3:00pm, July 13, 2016

Almost everyone arrested at the #BlackLivesMatter actions in Baton Rouge to protest the killing of Alton Sterling has been bonded out of jail thanks to the dedication of families, the broader Baton Rouge community, hundreds of legal volunteers, and thousands of supporters. Over 5,200 people from around the world made donations sufficient to cover all the bonds, fines, and fees. “As long as the movement needs us, the team we have built is committed to continuing to provide pro bono legal services and broader movement legal support to ensure that the people’s voice can be heard over the roar of state violence”, says Sima Atri, an attorney volunteering with the Legal Team in Baton Rouge, Louisiana.

Baton Rouge movement leader Ada Goodly (Treasurer of Louisiana NLG), worked closely with a young woman who was unlawfully arrested, and freed with the Baton Rouge Bail Fund. Goodly relayed this statement from the arrested: “We are out now and have amazing people working in our behalf. While we were incarcerated many guards made fun of us and mocked our chants, and many asked us if we had learned our lesson and if we would ever attend a rally again. Well, the answer is yes. Because now I am not on the other side looking in, I am no longer watching the problem. I am living it. We will not be quiet about this. This will not end.” The young woman is now reunited with her family after the chaos surrounding the police escalation Sunday, July 10.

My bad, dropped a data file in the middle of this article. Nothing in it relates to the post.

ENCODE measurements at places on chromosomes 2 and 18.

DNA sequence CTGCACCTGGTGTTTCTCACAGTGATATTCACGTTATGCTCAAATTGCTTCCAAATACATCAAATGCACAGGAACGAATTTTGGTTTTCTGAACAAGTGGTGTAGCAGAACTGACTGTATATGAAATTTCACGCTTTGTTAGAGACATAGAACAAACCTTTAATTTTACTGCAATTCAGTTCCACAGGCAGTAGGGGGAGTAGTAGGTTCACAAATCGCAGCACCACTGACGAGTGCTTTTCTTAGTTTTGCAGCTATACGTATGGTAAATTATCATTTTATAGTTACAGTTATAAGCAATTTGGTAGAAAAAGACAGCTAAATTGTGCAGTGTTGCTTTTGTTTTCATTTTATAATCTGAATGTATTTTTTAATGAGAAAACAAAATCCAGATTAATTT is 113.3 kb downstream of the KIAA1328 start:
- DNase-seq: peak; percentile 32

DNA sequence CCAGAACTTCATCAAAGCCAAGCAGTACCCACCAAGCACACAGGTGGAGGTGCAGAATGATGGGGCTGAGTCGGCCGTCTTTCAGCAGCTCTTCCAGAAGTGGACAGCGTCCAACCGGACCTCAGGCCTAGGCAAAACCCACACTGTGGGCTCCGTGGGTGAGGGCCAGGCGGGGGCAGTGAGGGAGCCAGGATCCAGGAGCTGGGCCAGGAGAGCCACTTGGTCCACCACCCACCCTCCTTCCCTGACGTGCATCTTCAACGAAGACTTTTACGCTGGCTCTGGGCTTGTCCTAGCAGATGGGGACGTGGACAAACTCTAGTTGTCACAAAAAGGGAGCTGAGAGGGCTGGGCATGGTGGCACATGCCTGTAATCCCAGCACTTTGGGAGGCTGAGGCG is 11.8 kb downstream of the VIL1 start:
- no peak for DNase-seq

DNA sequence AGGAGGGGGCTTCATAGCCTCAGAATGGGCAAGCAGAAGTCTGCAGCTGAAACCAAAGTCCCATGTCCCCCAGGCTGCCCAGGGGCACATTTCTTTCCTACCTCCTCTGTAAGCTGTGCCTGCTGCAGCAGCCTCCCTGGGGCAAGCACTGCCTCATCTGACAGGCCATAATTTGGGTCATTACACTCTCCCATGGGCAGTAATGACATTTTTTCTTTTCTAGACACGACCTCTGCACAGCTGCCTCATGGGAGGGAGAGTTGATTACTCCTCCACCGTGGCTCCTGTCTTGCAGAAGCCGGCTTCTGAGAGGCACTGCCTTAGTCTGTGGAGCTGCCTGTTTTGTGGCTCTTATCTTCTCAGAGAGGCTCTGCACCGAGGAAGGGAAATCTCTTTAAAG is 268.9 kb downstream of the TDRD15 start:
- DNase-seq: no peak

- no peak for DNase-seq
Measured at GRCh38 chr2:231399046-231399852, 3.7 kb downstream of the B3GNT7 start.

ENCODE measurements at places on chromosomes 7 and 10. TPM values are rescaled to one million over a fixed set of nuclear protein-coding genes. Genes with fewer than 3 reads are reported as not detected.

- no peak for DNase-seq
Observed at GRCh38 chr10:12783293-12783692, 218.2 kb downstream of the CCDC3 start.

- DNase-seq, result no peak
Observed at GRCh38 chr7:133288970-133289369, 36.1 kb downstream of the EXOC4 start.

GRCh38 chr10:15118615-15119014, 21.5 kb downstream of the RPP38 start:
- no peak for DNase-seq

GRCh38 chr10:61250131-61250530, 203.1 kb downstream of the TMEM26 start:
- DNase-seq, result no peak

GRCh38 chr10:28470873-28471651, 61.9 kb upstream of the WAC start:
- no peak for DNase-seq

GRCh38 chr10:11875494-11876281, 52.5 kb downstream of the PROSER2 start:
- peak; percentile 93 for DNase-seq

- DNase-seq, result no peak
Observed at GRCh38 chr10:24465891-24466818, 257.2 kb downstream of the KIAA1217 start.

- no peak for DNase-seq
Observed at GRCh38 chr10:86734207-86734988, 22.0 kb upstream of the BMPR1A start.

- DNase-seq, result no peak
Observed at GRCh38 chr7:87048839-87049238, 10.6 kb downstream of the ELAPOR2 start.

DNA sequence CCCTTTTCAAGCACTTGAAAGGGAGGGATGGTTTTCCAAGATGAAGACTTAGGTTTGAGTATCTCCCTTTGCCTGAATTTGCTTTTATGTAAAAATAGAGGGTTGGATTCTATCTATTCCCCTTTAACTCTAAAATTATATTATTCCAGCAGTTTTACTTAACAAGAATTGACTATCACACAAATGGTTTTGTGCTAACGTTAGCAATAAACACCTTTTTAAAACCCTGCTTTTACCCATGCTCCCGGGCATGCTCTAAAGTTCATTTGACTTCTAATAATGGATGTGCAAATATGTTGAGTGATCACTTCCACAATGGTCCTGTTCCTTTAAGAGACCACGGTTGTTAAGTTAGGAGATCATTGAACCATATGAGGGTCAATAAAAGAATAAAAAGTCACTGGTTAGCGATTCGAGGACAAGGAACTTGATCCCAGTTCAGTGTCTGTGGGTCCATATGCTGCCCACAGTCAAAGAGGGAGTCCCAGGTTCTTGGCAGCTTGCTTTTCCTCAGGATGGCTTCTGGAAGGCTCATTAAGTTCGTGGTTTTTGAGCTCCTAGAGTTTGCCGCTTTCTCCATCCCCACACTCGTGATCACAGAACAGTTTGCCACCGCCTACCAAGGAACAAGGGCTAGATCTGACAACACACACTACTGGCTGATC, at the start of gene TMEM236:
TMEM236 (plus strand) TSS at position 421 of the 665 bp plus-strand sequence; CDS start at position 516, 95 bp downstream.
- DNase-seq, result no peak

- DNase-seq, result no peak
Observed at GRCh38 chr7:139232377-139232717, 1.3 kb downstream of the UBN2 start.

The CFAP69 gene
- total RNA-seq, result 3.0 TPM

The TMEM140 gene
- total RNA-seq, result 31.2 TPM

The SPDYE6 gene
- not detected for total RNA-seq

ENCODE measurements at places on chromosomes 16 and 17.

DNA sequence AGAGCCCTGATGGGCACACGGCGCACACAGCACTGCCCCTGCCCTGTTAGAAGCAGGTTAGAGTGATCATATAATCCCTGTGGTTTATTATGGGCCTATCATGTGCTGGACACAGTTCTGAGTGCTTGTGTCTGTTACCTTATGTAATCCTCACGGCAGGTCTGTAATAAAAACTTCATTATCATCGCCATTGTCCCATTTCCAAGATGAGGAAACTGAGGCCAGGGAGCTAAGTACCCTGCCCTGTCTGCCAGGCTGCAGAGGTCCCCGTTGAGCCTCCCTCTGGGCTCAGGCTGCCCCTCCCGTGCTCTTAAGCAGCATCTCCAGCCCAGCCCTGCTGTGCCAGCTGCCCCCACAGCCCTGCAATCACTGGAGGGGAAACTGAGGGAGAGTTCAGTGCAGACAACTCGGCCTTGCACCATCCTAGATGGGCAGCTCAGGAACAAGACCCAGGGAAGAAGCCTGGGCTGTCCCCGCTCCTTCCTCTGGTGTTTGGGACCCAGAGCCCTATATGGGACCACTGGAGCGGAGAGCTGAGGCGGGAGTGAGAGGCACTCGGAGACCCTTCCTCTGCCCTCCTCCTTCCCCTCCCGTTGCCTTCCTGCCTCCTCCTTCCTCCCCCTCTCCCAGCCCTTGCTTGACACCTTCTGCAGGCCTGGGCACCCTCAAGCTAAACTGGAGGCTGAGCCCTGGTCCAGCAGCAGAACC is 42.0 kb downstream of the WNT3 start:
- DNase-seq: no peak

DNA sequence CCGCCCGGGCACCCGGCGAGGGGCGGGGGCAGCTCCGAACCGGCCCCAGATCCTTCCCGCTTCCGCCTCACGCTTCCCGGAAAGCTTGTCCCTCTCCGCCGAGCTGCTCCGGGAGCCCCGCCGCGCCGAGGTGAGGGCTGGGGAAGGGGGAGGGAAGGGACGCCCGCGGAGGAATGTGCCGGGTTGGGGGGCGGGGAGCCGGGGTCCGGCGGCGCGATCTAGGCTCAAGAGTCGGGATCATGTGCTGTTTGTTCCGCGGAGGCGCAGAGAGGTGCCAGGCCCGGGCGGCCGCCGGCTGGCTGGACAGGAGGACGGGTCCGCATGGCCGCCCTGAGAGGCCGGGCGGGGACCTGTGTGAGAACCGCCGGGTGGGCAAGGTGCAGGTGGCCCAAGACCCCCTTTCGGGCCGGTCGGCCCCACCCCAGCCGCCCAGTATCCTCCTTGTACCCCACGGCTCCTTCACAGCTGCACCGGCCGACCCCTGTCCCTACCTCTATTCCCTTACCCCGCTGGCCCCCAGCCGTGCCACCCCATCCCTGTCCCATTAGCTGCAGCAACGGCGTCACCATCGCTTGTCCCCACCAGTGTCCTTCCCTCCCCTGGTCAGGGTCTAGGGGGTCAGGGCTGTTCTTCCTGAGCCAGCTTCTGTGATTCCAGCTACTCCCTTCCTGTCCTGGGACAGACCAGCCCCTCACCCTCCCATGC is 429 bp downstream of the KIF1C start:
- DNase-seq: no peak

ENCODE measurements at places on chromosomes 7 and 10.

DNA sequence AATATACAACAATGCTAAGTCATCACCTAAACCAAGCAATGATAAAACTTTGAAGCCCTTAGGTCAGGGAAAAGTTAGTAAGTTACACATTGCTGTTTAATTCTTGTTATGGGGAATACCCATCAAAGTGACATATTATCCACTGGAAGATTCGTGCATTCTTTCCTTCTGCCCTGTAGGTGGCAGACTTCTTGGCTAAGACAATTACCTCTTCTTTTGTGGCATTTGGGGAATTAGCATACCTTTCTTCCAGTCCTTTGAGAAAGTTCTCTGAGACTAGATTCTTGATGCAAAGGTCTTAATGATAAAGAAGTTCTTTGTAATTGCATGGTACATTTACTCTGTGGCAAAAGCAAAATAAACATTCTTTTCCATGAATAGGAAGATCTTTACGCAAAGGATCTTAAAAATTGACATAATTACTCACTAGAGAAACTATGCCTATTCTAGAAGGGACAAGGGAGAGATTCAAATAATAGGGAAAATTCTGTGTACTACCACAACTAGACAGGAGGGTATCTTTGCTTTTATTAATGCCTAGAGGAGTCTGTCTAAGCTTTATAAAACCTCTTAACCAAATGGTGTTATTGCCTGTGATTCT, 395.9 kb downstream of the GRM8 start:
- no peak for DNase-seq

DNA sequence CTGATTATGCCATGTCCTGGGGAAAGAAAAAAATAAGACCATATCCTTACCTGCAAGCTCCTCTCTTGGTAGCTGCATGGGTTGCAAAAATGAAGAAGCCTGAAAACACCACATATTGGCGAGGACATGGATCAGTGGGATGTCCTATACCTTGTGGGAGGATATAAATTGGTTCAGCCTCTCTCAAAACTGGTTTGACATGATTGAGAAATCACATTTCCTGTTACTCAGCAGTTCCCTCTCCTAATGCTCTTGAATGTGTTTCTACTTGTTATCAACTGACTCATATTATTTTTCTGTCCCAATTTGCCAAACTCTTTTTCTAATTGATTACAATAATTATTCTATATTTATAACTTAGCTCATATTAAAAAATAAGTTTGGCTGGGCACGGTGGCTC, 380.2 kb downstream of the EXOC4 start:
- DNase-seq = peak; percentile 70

And for those who will never reunite with their loved ones – Philando Castile, Alton Sterling, Eric Harris – #BlackLivesMatter

The NLG community thanks everyone who continues to give generously of their time, energy, and prayers. Black youth must not continue to live in fear of police brutality and murder, those images now continually flashed across Twitter and other social media. Accountability for these unconstitutional actions has been demanded, and we will continue to work to protect the 1st Amendment Right to assemble.

Tracie L. Washington, Esq.,, 504.478.7008
Sima Atri, Esq., New Orleans Workers’ Center for Racial Justice, 504-264-4209,
Ada Goodly,


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